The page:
How to Keep from Embarrassing Your Millennial-Aged Child

  • Cindi McMenamin Contributing Writer
  • 2019 15 Jan
How to Keep from Embarrassing Your Millennial-Aged Child

It happens. For reasons unbeknownst to us, we cause our young adult children to become annoyed or worse yet, embarrassed, just by being ourselves. 

Call it a generational thing, but chances are your parents did the same thing to you. Aging is tough. It’s especially difficult when our actions or our reactions to our children’s opinions sound exactly like our own parents’ reactions to us back in the days when we thought we were so cool.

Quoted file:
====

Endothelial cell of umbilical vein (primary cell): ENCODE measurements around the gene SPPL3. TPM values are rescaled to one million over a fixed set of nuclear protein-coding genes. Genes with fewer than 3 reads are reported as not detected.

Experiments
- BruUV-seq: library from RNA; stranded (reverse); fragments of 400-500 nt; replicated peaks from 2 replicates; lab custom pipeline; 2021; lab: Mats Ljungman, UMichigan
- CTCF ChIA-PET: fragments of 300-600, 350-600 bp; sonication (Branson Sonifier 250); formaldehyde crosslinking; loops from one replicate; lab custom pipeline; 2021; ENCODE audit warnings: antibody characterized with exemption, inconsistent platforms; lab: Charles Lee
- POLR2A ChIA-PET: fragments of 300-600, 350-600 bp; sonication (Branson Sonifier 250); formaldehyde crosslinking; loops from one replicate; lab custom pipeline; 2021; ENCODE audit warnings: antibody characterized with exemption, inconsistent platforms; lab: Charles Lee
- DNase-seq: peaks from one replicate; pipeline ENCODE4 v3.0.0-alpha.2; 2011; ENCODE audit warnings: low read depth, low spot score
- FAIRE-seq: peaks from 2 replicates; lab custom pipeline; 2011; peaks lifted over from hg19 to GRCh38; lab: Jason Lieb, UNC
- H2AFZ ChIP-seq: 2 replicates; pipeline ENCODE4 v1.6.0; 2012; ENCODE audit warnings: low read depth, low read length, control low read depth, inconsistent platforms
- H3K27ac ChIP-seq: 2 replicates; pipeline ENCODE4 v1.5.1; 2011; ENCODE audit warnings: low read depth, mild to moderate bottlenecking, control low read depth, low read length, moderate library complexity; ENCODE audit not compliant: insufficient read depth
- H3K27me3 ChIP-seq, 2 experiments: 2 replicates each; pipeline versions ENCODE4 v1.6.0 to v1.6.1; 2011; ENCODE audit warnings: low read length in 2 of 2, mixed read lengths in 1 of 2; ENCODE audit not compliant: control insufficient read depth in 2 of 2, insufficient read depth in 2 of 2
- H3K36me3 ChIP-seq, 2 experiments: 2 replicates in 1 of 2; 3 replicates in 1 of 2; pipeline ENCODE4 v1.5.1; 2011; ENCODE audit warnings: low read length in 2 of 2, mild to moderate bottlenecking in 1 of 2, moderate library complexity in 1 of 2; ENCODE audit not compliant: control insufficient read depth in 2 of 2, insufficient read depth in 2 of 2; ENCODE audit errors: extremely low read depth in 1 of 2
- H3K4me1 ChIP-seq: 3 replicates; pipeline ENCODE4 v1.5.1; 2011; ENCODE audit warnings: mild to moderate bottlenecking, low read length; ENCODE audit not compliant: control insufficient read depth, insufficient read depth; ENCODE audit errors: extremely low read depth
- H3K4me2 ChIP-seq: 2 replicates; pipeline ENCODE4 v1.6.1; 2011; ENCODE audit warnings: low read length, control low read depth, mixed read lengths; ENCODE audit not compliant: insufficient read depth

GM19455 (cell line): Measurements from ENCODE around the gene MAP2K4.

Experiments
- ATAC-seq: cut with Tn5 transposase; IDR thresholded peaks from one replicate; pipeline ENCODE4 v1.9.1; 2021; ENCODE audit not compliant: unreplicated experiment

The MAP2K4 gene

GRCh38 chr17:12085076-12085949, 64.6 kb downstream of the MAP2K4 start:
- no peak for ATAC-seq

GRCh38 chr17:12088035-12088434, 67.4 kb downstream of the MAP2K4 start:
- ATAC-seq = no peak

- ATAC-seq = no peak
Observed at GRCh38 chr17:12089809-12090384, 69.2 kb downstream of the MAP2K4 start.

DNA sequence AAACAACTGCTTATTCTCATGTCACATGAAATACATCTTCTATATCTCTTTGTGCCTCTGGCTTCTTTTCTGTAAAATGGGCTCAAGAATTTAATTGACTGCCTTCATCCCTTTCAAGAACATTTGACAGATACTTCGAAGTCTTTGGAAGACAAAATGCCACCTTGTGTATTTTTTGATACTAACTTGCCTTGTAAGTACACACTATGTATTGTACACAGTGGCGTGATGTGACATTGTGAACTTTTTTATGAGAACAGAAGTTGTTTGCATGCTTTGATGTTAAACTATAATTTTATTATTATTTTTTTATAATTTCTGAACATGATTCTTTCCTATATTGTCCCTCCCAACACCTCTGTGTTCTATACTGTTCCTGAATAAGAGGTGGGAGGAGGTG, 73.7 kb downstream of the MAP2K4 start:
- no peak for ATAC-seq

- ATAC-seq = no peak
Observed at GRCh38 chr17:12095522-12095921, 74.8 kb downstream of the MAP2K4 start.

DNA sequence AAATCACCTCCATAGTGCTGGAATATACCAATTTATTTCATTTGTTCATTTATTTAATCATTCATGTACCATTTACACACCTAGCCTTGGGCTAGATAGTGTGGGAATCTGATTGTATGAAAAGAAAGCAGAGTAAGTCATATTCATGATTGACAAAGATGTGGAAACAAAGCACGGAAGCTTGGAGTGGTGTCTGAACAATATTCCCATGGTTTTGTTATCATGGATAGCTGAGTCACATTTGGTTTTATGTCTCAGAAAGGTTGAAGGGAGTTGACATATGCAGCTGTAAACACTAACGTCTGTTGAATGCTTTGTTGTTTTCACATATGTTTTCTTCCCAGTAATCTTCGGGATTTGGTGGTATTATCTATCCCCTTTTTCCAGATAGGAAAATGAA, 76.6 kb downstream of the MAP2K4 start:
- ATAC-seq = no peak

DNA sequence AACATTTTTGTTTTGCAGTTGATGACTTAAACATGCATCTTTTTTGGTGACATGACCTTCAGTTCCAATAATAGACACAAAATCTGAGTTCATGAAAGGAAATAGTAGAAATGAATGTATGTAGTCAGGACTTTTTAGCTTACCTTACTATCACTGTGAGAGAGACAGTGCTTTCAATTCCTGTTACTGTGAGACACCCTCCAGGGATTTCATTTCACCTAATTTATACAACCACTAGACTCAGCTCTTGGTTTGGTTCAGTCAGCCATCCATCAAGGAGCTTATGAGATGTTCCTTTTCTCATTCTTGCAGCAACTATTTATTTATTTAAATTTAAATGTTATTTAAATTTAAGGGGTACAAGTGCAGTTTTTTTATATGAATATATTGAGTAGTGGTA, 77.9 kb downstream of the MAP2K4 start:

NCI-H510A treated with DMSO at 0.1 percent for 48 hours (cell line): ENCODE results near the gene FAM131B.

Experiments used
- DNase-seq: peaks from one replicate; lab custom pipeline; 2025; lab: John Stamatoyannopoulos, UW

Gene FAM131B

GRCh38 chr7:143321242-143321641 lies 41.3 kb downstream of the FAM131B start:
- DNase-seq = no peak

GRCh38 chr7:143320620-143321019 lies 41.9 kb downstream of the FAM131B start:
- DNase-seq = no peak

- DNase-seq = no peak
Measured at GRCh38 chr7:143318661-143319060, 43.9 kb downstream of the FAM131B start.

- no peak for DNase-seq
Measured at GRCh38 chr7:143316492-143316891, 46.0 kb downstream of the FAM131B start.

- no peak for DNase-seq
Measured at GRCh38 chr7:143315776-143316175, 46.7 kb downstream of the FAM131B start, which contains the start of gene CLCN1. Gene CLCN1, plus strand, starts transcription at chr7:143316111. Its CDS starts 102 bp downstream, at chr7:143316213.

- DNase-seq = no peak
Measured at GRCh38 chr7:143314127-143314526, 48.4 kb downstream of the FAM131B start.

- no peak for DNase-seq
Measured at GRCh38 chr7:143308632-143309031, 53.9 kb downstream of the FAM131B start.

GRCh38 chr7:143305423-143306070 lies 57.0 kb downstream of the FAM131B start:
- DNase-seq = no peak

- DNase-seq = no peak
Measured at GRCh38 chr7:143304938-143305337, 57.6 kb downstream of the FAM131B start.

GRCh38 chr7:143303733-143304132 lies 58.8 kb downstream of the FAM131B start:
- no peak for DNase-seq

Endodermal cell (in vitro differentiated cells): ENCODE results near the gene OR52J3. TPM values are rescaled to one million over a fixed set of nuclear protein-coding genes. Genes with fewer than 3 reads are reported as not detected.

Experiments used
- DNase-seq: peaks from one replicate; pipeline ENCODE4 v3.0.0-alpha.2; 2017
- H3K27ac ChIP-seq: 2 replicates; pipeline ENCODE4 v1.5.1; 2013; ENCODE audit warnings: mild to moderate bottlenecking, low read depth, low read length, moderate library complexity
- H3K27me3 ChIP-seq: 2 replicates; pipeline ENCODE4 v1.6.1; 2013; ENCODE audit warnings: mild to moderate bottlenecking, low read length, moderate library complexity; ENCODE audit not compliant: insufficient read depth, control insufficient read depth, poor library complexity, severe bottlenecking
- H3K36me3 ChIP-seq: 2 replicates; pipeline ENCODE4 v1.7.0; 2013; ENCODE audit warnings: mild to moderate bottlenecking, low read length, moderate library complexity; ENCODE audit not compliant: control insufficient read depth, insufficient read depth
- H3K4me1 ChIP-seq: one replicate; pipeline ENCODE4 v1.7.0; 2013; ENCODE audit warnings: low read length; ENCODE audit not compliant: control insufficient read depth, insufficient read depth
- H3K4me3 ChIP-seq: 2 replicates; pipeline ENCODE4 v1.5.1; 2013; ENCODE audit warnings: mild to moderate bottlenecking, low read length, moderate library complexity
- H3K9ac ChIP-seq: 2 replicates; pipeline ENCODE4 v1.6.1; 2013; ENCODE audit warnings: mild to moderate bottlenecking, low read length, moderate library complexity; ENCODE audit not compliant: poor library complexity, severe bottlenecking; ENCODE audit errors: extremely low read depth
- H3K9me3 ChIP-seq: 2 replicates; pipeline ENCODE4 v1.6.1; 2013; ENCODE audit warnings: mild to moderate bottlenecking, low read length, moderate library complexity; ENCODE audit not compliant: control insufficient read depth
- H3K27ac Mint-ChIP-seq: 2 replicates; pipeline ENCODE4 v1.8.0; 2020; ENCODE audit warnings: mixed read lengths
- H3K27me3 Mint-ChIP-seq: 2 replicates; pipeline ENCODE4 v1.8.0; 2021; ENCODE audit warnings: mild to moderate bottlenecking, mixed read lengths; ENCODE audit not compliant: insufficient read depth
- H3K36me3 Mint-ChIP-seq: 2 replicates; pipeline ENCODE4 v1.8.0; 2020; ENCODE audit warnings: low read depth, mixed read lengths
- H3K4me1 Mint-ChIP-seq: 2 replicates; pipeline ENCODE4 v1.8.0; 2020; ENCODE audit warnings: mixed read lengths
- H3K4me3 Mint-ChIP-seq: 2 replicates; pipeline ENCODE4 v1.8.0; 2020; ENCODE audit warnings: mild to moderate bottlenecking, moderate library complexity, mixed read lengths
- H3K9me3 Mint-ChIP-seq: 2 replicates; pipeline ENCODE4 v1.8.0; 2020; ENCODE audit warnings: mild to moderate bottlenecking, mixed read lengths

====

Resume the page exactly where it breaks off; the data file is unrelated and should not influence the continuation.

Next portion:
It’s time we learn to step back, take ourselves out of the equation, and look at life through the lens of our grown children so we can be more of an inspiration, rather than an irritation. I’m not saying all of these suggestions came from personal experience, but here is what I’ve learned (from my own daughter and her myriad of friends) about how to keep from embarrassing your millennial-aged child: 

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  • 1. Don't be so vocal about what irritates you.

    1. Don't be so vocal about what irritates you.

    Apparently, when you and I put words to our observations, we are “judging” someone, according to our grown children. It may be the last thing on our minds to sound critical, or worse yet, judgmental, and yet that is not only their generation’s buzzword, but it’s their default perception. Say something unkind, you are judging. Let me take that a step further: Say anything not sounding like praise, and you are judging.